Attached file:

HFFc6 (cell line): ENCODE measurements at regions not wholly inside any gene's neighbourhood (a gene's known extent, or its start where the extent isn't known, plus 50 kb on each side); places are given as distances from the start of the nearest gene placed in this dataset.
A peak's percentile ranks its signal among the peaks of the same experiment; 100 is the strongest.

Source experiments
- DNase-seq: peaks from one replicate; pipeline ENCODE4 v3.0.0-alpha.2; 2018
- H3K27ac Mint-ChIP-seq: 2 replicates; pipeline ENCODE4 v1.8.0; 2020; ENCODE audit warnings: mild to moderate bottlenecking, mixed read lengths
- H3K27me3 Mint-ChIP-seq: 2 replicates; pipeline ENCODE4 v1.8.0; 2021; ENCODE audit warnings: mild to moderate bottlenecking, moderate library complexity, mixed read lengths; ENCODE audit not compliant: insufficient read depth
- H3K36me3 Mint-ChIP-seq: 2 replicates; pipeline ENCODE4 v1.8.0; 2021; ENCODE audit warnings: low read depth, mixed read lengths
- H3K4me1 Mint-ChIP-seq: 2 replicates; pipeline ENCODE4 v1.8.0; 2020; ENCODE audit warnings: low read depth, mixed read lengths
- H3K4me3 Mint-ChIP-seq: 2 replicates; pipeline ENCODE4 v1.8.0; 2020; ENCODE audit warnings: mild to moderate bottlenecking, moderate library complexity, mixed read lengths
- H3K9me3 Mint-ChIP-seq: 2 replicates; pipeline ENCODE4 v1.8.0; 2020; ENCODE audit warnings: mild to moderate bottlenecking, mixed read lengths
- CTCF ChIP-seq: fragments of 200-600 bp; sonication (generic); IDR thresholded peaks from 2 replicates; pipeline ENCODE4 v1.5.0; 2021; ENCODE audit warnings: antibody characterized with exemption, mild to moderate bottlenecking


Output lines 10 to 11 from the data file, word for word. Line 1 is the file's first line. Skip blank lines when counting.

- H3K9me3 Mint-ChIP-seq: 2 replicates; pipeline ENCODE4 v1.8.0; 2020; ENCODE audit warnings: mild to moderate bottlenecking, mixed read lengths
- CTCF ChIP-seq: fragments of 200-600 bp; sonication (generic); IDR thresholded peaks from 2 replicates; pipeline ENCODE4 v1.5.0; 2021; ENCODE audit warnings: antibody characterized with exemption, mild to moderate bottlenecking